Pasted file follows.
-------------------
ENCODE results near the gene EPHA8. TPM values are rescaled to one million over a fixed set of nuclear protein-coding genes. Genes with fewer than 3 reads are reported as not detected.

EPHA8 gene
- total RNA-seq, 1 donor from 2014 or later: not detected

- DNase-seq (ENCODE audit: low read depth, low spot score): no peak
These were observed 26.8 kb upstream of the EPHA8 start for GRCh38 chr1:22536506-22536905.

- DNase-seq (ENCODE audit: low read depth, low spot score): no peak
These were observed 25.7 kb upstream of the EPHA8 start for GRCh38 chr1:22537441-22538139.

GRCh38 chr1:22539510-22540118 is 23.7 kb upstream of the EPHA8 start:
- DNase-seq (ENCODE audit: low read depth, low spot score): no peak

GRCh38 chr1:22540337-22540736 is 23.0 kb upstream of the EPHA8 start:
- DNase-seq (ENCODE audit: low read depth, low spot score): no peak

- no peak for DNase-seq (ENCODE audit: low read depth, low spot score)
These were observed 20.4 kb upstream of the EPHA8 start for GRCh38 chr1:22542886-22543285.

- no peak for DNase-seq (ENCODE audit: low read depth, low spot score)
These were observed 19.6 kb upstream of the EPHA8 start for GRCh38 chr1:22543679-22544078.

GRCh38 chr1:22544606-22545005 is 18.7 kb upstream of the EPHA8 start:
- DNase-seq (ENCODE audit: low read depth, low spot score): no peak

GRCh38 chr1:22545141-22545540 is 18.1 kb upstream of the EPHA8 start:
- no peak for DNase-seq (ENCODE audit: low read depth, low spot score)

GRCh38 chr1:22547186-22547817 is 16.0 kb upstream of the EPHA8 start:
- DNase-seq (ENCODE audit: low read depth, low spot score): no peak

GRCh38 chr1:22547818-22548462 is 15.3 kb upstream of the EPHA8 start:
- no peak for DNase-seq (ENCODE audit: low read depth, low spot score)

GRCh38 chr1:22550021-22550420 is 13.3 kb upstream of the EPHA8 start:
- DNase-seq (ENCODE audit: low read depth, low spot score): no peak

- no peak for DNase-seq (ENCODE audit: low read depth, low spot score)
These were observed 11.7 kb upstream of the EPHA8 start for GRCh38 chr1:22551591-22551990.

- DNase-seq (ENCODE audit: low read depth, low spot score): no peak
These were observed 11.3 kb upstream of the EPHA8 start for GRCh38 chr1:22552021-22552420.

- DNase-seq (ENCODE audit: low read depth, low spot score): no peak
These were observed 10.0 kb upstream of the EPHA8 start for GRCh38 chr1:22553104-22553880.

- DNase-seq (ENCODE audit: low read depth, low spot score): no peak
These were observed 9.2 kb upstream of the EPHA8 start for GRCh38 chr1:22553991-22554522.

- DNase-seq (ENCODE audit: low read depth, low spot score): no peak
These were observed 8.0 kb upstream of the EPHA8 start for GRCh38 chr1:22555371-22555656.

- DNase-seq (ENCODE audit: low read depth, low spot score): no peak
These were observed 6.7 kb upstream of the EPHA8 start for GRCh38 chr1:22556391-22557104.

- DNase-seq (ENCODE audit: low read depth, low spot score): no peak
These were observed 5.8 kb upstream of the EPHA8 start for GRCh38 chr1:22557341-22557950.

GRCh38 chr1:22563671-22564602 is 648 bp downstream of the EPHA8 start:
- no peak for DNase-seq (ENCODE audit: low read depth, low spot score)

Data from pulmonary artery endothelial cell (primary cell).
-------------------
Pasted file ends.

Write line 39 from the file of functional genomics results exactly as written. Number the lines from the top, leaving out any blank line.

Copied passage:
These were observed 5.8 kb upstream of the EPHA8 start for GRCh38 chr1:22557341-22557950.